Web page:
Stewardship is a trinity.

As Grateful Disciples,

our response is to give of our Time,

our Talents & our Treasure.





The Joy of Love—The Annual Catholic Appeal

Dear Brothers and Sisters in Christ,  Our recent diocesan synod on marriage and family life, which brought together priests and lay representatives from every parish in San Diego and Imperial Counties, pointed once again to the vibrancy and depth of the Catholic community in the diocese of San Diego.  In tandem with our diocesan task forces on young adults, priestly vocation and Catholic schools, the Synod provided a set of new initiatives for our diocese designed to deepen the life of the Gospel in our midst and make Christ more present to family life, our children growing in faith, millennials and the elderly.

None of these initiatives could take form without the assistance of the Annual Catholic Appeal (ACA).  Through your generous support, the diocese is able to carry out its work of training new priests, preparing couples for marriage, ministering to the poor, the marginalized and the imprisoned, training parish leaders to bring faith to children in our parish schools and religious formation programs, forming permanent deacons, and caring for the retired priests who have given the whole of their lives in service to the Church.

I invite you to prayerfully consider making a sacrificial gift to the Annual Catholic Appeal this year.  It constitutes a tangible pathway to answer the call for discipleship in the Church today by supporting the life of the diocese which in turn supports in so many critical ways both the life of the parishes and the work of the universal Church.   –  Most Reverend Robert McElroy, Bishop of the Diocese of San Diego.

CATHOLIC SCHOOLS AND TUITION ASSISTANCE:  With support from the Annual Catholic Appeal, we strive to make Catholic Education both affordable and accessible to every child and family who desires it, regardless of their background, neighborhood, family income or culture.  Tuition Assistance is provided to families who would otherwise not be able to afford sending their children to a Catholic School.

FORMATION IN THE FAITH:  The ACA provides funding for Evangelization and Catechetical Ministries, the Diocesan Institute and Youth Ministries.  These diocesan ministries coordinate training for Directors of Catechetical ministries, Youth Ministry Coordinators, catechists and religious education teachers as well as theological formation for adults.

CATHOLIC CHARITIES:  Following the example of Jesus who “came not to be served but to serve”, Catholic Charities is supported by the ACA in its effort to promote the dignity of the human person and its commitment to the Judeo-Christian version of justice and charity.  The agency assists almost 300,000 people each year through its expansive network of programs and services.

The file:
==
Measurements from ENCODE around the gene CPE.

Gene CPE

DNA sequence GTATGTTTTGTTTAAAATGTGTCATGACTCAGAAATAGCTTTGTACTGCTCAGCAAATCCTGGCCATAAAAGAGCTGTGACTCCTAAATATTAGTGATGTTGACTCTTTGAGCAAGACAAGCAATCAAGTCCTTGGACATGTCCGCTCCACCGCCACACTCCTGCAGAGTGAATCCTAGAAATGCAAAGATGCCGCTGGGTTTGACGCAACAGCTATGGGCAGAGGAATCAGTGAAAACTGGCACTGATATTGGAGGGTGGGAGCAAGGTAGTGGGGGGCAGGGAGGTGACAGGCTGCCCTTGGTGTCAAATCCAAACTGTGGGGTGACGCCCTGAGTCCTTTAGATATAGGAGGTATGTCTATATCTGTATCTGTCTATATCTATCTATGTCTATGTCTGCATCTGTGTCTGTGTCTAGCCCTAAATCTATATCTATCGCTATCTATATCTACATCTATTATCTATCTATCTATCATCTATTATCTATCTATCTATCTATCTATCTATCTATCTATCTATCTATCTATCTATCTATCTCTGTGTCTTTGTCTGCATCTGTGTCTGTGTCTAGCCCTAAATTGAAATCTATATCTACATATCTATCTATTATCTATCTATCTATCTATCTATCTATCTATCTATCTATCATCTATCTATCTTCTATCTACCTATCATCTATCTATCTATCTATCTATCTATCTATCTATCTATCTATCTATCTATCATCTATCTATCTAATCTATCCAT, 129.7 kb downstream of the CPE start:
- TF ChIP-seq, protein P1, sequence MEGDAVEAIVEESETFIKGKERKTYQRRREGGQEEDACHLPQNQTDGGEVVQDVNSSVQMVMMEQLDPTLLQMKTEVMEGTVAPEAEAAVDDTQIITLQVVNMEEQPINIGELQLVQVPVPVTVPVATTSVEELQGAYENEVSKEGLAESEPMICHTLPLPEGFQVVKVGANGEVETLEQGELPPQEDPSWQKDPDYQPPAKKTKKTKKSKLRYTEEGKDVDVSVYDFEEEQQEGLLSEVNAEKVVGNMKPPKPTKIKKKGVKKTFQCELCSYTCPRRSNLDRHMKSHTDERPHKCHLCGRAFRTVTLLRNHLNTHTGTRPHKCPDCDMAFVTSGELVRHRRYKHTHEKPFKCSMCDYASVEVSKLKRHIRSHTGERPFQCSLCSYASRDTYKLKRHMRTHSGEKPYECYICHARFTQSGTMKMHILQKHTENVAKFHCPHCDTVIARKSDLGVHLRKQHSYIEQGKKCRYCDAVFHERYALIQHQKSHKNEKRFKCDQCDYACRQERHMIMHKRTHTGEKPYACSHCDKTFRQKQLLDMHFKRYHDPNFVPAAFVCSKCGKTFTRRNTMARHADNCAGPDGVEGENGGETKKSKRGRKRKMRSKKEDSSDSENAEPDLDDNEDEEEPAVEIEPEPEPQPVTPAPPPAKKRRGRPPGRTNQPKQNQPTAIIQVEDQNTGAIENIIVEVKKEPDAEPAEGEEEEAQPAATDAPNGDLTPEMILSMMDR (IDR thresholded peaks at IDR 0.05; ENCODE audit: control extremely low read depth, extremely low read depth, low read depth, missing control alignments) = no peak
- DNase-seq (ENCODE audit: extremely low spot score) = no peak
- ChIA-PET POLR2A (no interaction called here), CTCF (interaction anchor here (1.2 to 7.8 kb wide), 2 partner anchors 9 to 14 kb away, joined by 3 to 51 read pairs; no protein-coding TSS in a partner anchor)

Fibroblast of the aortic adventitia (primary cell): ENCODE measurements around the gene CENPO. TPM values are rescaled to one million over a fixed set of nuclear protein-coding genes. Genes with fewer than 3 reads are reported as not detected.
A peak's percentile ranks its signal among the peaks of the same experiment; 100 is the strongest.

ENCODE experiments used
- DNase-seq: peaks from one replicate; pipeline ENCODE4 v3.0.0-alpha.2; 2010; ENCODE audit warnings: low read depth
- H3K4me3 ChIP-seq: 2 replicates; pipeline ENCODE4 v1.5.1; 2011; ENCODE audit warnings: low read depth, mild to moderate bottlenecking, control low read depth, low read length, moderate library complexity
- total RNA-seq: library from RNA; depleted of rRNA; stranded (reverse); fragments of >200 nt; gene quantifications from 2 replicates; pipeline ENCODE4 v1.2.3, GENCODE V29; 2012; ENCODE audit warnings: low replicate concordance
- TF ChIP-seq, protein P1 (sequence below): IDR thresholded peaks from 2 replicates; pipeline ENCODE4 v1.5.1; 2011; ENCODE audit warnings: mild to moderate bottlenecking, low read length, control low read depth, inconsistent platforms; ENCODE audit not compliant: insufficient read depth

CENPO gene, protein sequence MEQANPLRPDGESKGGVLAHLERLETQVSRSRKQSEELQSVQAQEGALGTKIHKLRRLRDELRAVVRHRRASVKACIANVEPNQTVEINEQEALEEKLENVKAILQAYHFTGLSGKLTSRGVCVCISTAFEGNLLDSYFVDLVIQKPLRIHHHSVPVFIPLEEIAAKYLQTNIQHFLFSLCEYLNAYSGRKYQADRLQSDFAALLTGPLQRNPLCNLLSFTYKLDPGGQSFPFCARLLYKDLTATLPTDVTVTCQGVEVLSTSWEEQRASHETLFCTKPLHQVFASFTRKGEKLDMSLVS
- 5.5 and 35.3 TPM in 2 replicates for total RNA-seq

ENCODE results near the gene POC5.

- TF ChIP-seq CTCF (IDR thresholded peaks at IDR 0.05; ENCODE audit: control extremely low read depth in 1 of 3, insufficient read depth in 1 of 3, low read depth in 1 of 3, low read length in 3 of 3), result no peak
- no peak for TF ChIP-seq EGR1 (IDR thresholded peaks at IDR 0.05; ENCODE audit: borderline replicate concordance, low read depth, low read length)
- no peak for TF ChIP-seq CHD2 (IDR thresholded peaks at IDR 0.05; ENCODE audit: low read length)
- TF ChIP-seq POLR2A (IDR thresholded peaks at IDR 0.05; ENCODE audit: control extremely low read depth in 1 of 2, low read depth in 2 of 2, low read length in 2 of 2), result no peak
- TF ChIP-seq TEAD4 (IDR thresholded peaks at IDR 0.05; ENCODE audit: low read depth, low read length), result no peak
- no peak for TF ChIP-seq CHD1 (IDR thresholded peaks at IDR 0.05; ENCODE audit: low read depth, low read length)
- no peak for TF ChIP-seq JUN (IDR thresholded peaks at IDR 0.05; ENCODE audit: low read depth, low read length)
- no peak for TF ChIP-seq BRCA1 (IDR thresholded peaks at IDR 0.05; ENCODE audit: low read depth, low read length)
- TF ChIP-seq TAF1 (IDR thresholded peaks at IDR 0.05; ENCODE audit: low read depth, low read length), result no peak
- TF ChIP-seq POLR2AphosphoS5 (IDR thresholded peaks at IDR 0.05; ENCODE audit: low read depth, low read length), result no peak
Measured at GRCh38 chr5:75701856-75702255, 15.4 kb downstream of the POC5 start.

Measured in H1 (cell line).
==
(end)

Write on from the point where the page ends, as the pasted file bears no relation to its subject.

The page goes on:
PRISON MINISTRY:  Chaplaincies at 27 different facilities impact the lives of over 25,000 inmates.  These include eight sheriff’s jails, five juvenile detention centers, three state prisons and four federal detention facilities.  Ministry supported by the Annual Catholic Appeal responds to the hunger that many of these inmates have to deepen their relationship with God.

YOUNG ADULT MINISTRY:  Young Adult Ministry reaches out and invites this age group to responsible participation in the full life and mission of the Church.  Faith-filled peer ministries and various social, service and spiritual opportunities strive to connect young adults to Christ and His Church.

RETIRED PRIESTS:  Fifty five retired priests of this diocese receive financial support so they can live in dignity, free of anxiety about their means of subsistence.  This support includes providing heath and auto insurance, and nursing care when required as well as supplementing their retirement and pension income when necessary.  Retired priest are also invited to the annual convocation of priests at no charge.

SEMINARIAN SUPPORT:  Our Diocese supports over 16 seminarians who are discerning a call to the priestly life and service in the Church.  Tuition and living expenses average around $45,000 per seminarian.  Three new priests were ordained for our diocese this past year.




“Back in the day”, a young person was supposed to “have their act together” by the time they were in their early twenties.  Some even made career decisions when leaving high school and entering a particular college.  Not everything worked out exactly as planned, but many did.  And most were at least thinking seriously about their future.

Fast forward…  My two children are 31 and 32.  My sister’s daughter is 34.  It was very recently that we looked at each other and said “our kids have finally grown up”.

In the last two years, both of my children have married the love of their lives.  My son made a bold career move and joined the Navy at the age of 30.  My daughter and son-in-law are starting a family.  (You can start calling me “Nana” at the end of June!)

So, what does this have to do with you?    It’s okay to be a late bloomer.  Statistics show that the majority of Millennials are not coming into their own until their thirties.  They are not finding their career path or their life partner at an early age.  They are not starting families until their thirties or even forties.